Fish Advisory for Sacramento River Offers Safe Eating Advice for 18 Fish Species

Photo: Ken Lund

An updated state fish advisory for the Sacramento River and northern Delta in nine Northern California counties provides safe eating advice for 18 fish species.

The advisory covers the Sacramento River from just below Shasta Lake to where it joins the San Joaquin River in Pittsburg, and also applies to creeks, sloughs, and other water bodies in the northern Delta that are north of Highway 12. The area includes portions of Butte, Colusa, Glenn, Shasta, Sacramento, Solano, Sutter, Tehama, and Yolo counties.

The new advisory supersedes previous advice for eating fish from the Sacramento River and northern Delta. It provides advice for the following species: American Shad, black bass species, bullhead, catfish, Chinook Salmon, Common Carp, crappie, crayfish, Goldfish, Hardhead, Rainbow Trout, Sacramento Pikeminnow, Sacramento Sucker, shrimp, small baitfish, Steelhead Trout, Striped Bass, sunfish species, and White Sturgeon.

The California Environmental Protection Agency’s Office of Environmental Health Hazard Assessment (OEHHA) updated the recommendations based on the levels of mercury, PBDEs, and PCBs.

“Many fish have nutrients that may reduce the risk of heart disease and are excellent sources of protein,” said Dr. Lauren Zeise, director of OEHHA. “By following our guidelines for fish caught in Sacramento River and northern Delta, people can safely eat fish low in chemical contaminants and enjoy the well-known health benefits of fish consumption.”

When consuming fish from Sacramento River and northern Delta, women ages 18-49 and children ages 1-17 should not eat black bass species, catfish, Sacramento Pikeminnow, Striped Bass, or White Sturgeon. They may safely eat a maximum of five total servings per week of Rainbow Trout, or three total servings per week of American Shad or small baitfish and shrimp (including Bigscale Logperch, Crangon Shrimp, Golden Shiner, Inland Silverside, Mississippi Silverside, Mosquitofish, Red Shiner, Shimofuri Goby, Threadfin Shad, and Yellowfin Goby), or two total servings per week of bullhead, Chinook Salmon, or Steelhead Trout, or one total serving per week of Common Carp, crappie, crayfish, Goldfish, Hardhead, Sacramento Sucker, or sunfish species.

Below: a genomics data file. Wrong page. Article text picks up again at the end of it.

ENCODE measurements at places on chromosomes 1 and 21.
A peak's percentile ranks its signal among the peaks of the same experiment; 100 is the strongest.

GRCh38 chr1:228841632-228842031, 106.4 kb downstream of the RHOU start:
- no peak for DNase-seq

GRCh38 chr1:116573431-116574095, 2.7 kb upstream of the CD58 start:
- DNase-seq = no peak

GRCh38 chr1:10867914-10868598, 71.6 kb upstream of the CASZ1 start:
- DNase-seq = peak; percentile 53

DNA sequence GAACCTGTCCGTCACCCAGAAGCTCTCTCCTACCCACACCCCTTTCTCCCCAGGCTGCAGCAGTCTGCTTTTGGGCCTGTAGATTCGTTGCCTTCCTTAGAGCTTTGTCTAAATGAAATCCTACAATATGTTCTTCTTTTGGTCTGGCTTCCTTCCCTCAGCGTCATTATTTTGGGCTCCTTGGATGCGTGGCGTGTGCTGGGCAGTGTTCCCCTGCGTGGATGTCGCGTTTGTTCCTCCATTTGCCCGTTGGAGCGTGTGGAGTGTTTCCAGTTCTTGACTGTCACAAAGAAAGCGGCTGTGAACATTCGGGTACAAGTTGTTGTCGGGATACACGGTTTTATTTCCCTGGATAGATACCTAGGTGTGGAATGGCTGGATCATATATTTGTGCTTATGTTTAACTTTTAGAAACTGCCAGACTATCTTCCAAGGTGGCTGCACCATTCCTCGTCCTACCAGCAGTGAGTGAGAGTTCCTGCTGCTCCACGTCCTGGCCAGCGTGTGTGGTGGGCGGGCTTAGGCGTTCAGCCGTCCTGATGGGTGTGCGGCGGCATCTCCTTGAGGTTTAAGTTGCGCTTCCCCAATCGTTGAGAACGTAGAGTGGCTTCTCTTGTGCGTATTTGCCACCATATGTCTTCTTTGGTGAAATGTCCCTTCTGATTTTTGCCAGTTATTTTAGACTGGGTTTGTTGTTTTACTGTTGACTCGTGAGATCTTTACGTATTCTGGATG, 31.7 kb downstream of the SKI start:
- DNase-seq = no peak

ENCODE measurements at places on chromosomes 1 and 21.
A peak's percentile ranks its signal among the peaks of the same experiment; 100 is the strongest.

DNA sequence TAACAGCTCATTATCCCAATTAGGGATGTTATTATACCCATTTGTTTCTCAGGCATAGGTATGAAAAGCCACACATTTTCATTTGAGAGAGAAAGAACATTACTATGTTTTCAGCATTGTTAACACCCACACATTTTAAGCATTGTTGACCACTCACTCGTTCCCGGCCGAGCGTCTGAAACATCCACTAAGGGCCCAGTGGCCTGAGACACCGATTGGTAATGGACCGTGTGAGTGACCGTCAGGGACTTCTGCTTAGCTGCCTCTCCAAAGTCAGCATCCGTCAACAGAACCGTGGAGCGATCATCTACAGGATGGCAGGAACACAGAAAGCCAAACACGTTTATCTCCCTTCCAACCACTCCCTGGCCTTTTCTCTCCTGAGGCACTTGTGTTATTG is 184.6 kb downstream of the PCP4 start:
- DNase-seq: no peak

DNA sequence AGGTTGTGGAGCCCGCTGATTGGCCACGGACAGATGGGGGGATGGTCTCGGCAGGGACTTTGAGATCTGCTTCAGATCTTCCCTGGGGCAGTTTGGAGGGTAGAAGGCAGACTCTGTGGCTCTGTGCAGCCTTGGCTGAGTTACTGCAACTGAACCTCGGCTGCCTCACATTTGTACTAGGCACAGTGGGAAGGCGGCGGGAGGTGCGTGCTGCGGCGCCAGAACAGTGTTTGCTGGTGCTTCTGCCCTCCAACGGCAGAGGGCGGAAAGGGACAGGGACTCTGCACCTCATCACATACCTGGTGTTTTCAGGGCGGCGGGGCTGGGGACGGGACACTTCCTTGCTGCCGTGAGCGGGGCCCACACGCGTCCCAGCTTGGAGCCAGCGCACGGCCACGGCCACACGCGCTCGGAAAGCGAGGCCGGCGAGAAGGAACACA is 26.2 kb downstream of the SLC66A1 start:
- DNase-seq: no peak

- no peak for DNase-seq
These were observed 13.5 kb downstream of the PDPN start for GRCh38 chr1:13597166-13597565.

Women ages 50 and older and men ages 18 and older may safely eat a maximum of seven total servings per week of American Shad, Chinook Salmon, small baitfish and shrimp (as listed above), or Steelhead Trout, or five total servings per week of Rainbow Trout, or four total servings per week of bullhead or sunfish species, or two total servings per week of catfish, Common Carp, crappie, crayfish, Goldfish, Hardhead, Sacramento Sucker, or Striped Bass, or one total serving per week of black bass species, Sacramento Pikeminnow, or White Sturgeon.

One serving is an eight-ounce fish fillet, measured prior to cooking, which is roughly the size and thickness of your hand. Children should be given smaller servings. For small fish species, several individual fish may make up a single serving.

A poster with the safe-eating advice for the Sacramento River and northern Delta is available on OEHHA’s website in both English and Spanish.

Mercury is a naturally occurring metal that is released into the environment from mining and burning coal. It accumulates in fish in the form of methylmercury, which can damage the brain and nervous system, especially in developing children and fetuses. Because of this, OEHHA provides a separate set of recommendations specifically for children up to age 17, and women of childbearing age (18-49 years).

PBDEs (polybrominated diphenyl ethers) are a class of flame retardants once used in household products such as furniture, textiles, automotive parts, and electronics. At high levels of exposure, they can interfere with the body’s natural hormones, cause harm to the developing fetus or infant, and increase cancer risk. 

PCBs (polychlorinated biphenyls) are a group of industrial chemicals. At high levels of exposure, they can cause health problems, including cancer. Although they were banned in the United States in the late 1970s, PCBs persist in the environment from spills, leaks or improper disposal.

PCBs and PBDEs accumulate in the skin, fat, and some internal organs of fish. In order to reduce exposure from contaminated fish, OEHHA recommends eating only the skinless fillet (meat) portion of the fish.

Eating fish in amounts slightly greater than the advisory’s recommendations based on mercury, PBDE, or PCB is not likely to cause health problems if it is done occasionally, such as eating fish caught during an annual vacation.

The Sacramento River and northern Delta advisory joins more than 100 other OEHHA advisories that provide site-specific, health-based fish consumption advice for many of the places where people catch and eat fish in California, including lakes, rivers, bays, reservoirs, and the California coast. Advisories are available on OEHHA’s Fish Advisories webpage.

Active NorCal

Northern California's Outdoor Digital Newsmagazine

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